He depicted Roosevelt seated in a chair with small casters that was modeled on a wheelchair the president used at his residence in Hyde Park, N.Y. Roosevelt is cloaked in a cape that allows one thin, bony knee to protrude, nodding at but not drawing attention to his paralysis. His Scottish terrier Fala sits loyally near him.
“I think my portrait shows his strength, but something about his illness, a sense of strain, the weight of the world at that point in his life,” Mr. Estern told the Associated Press. “I tried to suggest the willpower it took to overcome the pain and the stress. . . . I was kind enough not to make him too worn and weary. I didn’t want him to look as robust as he had been earlier, but I didn’t want him to look totally exhausted.”
In addition to the sculpture of Roosevelt, Mr. Estern contributed a statue of Eleanor Roosevelt to the memorial. Wearing a modest coat, she stands in front of a seal of the United Nations, where she helped craft the Universal Declaration of Human Rights.
“At each stage of creation, I was struck by the forceful personae emerging out of inert substances,” wrote Diane Smook, a photographer who followed Mr. Estern’s years-long work on the memorial for the book “Shaping a President: Sculpting for the Roosevelt Memorial” by Kelli Peduzzi. “Neil’s concentration was total. The figures, even in armature form, seemed to interact with him and appreciate his perfectionism.”
Neil Carl Estern was born in Brooklyn on April 18, 1926, to parents of Russian Jewish ancestry. His mother was a homemaker, and his father was a second-generation luthier, or maker of stringed instruments, who later became engaged in labor relations in the toy industry.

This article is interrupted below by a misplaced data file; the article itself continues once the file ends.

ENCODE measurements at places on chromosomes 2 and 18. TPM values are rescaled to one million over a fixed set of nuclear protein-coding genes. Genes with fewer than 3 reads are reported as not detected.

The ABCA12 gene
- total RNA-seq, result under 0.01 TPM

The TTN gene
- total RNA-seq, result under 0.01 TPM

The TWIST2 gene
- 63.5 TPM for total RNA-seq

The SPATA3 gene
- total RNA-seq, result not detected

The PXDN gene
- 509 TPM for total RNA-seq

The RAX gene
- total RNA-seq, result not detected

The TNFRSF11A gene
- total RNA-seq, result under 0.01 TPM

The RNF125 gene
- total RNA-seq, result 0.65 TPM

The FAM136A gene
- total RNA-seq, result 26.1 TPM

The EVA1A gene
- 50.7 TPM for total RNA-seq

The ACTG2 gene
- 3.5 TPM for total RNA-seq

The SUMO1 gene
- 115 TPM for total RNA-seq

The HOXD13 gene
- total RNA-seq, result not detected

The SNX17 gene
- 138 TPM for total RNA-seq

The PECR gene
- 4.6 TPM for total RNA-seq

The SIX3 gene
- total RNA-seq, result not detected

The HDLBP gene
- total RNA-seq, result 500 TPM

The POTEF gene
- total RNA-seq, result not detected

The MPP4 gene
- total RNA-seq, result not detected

Mr. Estern graduated from what is now the High School of Art and Design in New York, where La Guardia was his commencement speaker.
“During his speech he paced and gestured, emphatically telling us what a wonderful life we were going to have,” Mr. Estern recalled years later. He called upon those memories for the creation of his statue of La Guardia that was unveiled in Greenwich Village in 1994, which shows the mayor mid-step, mid-clap and seemingly mid-sentence, over the objections of some critics who would have preferred a more sober pose.
“He was always railing against something,” Mr. Estern told the New York Times, “some injustice or corruption.”
Mr. Estern graduated in 1948 from what was then the Tyler school of fine arts in Philadelphia. In addition to the statues for the FDR memorial, Mr. Estern made a sculpture of Eleanor Roosevelt displayed at Washington National Cathedral. His bust of Kennedy was resculpted and rededicated in 2010.
Survivors include his wife of seven decades, the former Anne Graham of West Cornwall; three children, Peter Estern of Honolulu, Evan Estern of Falls Village, Conn., and Victoria Estern Jadow of West Cornwall; and three grandchildren.
Reflecting on his life’s work, Mr. Estern said he found fulfillment in creating artwork for the public square, rather than for rarefied galleries filled with obscure art and art critics contorting themselves to explain it.
“Art,” he once told the Times, “wasn’t meant to be a mystery.”